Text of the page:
Overexposed film converting with strange color

Hello, Im very new to the film development and scanning, and this is my first post here, please be nice :wink:
the photo was overly exposed due to first time using phone light meter app and wrongly read “56” aperture as “5.6”. it was also first time using this camera Bronica sqai.

  1. Which version of Negative Lab Pro are you using?.


  1. If using DSLR scanning, please include: 1) camera make/model, 2) lens make/model, 3) light source make/model.

Sony A7, 90mm MacroG, 99CRI light bed. film kodak Potra 160; 6*6 frame.

  1. Please add the conversion you are having difficulty with, along with a short description of what you are seeing wrong with it.

when simply convert by default setting, i got strange yellow part on the left side.
but when i choose to covert to black and white, it looks normal.

Raw file:

many thanks if you can share some ideas how to correctly convert the photo :wink:

We can try to make the best out of your dufficult starting point:

  1. Converted the image manually (not with NLP), inverting the R, G and B tone curves, sort of like the thing that NLP does (check out the tone curves of a converted image)
  2. Desaturated all colours but red using the HSL tool

The image looks foggy still, there are some gradients and clouds, but I don’t mind all of that, because we still got something that looks quite all right in my eyes.

Sometimes, negatives can be difficult to handle by automated tools and then, some manual labour can save the day…

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wow, thank you very much for your help.
looks amazing, I noticed that you even removed some ‘errors’.
so now i will start playing with photoshop/pixelmator to tackle these corner cases.

errors, hmm.

If we take photography as a way of reproducing what was, it’s something else than using it as a way to express whatever crosses our minds, enhances a vision or a feeling.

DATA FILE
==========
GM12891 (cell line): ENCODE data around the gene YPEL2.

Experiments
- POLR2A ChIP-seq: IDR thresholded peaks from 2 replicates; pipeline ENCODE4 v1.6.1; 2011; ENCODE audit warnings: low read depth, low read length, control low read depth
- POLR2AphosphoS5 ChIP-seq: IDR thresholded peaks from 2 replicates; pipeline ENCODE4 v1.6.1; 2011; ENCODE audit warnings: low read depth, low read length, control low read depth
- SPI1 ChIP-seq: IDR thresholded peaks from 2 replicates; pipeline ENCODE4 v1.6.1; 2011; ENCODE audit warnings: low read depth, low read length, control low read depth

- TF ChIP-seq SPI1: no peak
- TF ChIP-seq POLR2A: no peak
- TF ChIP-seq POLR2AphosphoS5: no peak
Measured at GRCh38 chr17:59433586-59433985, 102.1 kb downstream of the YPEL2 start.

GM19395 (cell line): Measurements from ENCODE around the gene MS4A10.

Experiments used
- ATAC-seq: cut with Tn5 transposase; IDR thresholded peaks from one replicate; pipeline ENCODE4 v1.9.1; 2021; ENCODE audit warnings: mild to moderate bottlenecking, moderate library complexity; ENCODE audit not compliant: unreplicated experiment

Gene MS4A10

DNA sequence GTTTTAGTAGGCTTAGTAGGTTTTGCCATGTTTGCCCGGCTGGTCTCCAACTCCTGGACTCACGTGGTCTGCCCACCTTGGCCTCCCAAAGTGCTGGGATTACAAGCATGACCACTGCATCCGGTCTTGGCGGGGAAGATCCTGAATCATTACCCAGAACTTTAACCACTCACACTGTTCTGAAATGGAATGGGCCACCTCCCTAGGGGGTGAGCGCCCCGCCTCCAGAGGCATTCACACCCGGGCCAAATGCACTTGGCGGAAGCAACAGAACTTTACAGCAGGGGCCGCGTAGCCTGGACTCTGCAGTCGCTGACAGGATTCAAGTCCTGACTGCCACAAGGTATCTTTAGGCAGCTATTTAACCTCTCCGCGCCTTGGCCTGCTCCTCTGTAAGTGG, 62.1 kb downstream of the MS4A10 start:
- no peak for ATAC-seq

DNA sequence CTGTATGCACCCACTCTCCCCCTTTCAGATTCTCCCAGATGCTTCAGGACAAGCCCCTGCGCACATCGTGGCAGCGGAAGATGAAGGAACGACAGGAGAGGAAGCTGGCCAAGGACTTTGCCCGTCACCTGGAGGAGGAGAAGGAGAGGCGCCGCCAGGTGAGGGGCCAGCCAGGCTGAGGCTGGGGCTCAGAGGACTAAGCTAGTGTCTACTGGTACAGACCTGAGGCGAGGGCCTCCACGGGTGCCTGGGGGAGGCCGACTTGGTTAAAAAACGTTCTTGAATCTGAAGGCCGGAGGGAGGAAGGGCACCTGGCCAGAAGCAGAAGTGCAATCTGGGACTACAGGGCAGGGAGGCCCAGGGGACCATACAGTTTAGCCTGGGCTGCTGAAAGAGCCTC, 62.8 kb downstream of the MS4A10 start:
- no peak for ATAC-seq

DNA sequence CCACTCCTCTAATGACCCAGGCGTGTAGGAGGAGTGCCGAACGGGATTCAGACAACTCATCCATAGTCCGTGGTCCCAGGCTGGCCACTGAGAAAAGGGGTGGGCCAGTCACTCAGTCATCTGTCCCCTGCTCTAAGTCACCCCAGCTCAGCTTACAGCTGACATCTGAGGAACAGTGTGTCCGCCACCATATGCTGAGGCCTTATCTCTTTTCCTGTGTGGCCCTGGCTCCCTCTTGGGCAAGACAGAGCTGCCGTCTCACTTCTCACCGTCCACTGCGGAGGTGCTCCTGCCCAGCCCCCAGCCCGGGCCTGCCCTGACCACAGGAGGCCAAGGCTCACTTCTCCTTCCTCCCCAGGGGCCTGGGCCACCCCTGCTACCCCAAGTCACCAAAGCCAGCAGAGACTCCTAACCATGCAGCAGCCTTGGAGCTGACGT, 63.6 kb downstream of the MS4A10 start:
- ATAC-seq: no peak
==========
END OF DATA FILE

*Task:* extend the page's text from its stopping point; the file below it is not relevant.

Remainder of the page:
The solemn feeling that the wintery stadium exudes was only “disturbed” by the left side bench “poking a hole” in the edge…so I removed the bench, which increased the quiet of the scene imo. I’m not overly concerned with the brighter edges, but they could probably be darkened with slight gradients or a simple vignette - if necessary. Vignettes can alter the aspect of an image, as can e.g. a mirrored copy. All of it can be highly subjective - or way off truth of reproduction.

Isn’t it nice to have a choice?

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It may sounds blizzard, but probably a very interesting experience for a negative-film beginner to start with.
in fact I realize the sticking out benches after i took the shoot in a hurry:
because beginning of Apr. to see snow like this is definitely not something i would expect, and i can see the snow is quickly covering the lens to make it too wet, so before finding the perfect angle i took the shoot.
then realize the overexposure after an hour in a restaurant.

so i went back again to take a proper shot: with correct exposure and angle.
funny thing is, first time loading 120 film is also challenging, so i end up with a picture like this. haha.

guess i just need to play with it more.

Thank you again for sharing your idea and experience.